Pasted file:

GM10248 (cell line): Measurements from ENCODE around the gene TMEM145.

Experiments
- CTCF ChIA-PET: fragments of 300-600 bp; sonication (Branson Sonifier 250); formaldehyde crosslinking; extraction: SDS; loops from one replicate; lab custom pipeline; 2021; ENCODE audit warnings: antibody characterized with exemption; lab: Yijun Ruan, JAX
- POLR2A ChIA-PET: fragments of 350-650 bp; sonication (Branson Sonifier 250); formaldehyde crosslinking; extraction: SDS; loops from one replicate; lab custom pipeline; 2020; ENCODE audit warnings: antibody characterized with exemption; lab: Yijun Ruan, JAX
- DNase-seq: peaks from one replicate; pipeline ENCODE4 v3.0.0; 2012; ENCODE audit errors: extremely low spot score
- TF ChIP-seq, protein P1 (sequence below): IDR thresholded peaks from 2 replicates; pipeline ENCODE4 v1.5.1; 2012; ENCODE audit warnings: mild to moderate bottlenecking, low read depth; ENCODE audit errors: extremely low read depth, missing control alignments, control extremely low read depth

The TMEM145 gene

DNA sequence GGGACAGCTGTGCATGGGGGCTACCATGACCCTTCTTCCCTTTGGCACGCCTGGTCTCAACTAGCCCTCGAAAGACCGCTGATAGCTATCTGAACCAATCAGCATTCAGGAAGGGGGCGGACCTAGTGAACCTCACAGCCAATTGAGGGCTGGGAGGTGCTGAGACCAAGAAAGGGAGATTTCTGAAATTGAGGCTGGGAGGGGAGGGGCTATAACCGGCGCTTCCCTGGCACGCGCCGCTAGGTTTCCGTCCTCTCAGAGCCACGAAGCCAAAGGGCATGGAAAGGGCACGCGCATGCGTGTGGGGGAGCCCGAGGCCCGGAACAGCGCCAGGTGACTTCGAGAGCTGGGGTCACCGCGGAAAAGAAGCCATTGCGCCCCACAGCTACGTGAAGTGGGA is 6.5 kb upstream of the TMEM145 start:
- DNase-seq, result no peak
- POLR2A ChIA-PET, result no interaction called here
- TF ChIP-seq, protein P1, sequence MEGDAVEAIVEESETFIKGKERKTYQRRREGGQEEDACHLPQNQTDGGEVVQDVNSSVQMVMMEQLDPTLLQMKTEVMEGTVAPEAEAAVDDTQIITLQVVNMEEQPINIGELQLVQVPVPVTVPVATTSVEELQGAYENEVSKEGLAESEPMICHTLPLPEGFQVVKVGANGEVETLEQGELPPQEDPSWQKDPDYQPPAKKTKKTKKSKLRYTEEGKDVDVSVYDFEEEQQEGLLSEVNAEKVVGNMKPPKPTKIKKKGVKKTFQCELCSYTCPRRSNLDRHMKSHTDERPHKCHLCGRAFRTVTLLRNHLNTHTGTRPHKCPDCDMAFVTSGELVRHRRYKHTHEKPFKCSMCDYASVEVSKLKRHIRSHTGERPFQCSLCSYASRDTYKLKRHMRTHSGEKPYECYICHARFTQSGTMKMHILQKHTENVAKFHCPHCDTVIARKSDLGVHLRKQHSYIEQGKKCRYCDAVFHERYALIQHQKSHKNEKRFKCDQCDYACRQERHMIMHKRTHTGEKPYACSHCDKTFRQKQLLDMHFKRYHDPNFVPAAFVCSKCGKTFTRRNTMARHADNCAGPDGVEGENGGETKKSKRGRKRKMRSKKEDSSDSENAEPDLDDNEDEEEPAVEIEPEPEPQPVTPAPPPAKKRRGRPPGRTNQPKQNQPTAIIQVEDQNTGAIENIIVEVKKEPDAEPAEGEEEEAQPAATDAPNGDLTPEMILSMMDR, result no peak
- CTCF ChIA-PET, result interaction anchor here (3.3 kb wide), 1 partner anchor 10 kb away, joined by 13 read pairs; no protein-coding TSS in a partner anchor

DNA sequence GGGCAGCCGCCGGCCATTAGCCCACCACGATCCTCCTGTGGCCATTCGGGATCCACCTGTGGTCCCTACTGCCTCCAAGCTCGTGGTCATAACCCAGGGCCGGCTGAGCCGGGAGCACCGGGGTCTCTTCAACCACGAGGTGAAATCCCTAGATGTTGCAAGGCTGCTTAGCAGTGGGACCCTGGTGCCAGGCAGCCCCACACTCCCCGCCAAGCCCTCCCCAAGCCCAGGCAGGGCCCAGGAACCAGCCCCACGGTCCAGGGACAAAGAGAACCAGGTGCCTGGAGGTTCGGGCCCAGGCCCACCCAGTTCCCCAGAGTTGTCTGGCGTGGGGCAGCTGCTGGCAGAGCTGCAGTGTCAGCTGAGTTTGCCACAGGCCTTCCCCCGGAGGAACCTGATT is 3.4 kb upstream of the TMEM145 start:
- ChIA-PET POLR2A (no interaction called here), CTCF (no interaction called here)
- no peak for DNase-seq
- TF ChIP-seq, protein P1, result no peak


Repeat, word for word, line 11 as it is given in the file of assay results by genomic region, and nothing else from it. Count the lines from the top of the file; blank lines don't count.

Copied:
- TF ChIP-seq, protein P1, sequence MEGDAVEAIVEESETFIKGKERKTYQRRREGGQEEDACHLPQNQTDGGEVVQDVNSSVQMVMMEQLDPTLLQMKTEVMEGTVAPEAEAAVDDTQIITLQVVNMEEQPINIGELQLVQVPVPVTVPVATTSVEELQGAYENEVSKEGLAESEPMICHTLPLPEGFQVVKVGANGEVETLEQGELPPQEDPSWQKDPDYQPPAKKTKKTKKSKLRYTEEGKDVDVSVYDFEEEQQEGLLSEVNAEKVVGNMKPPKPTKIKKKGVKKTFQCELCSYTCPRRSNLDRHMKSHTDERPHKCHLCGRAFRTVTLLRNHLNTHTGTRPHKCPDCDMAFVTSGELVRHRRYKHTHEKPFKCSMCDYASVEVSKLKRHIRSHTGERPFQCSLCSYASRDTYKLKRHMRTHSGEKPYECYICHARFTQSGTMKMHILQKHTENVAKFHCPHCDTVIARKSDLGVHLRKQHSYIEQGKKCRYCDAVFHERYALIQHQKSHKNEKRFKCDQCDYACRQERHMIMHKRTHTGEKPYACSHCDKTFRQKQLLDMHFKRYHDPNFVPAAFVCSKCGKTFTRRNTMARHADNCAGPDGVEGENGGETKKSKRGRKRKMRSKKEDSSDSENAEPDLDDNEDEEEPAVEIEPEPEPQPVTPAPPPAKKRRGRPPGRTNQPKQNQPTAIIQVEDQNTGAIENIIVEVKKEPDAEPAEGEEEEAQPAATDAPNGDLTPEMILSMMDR, result no peak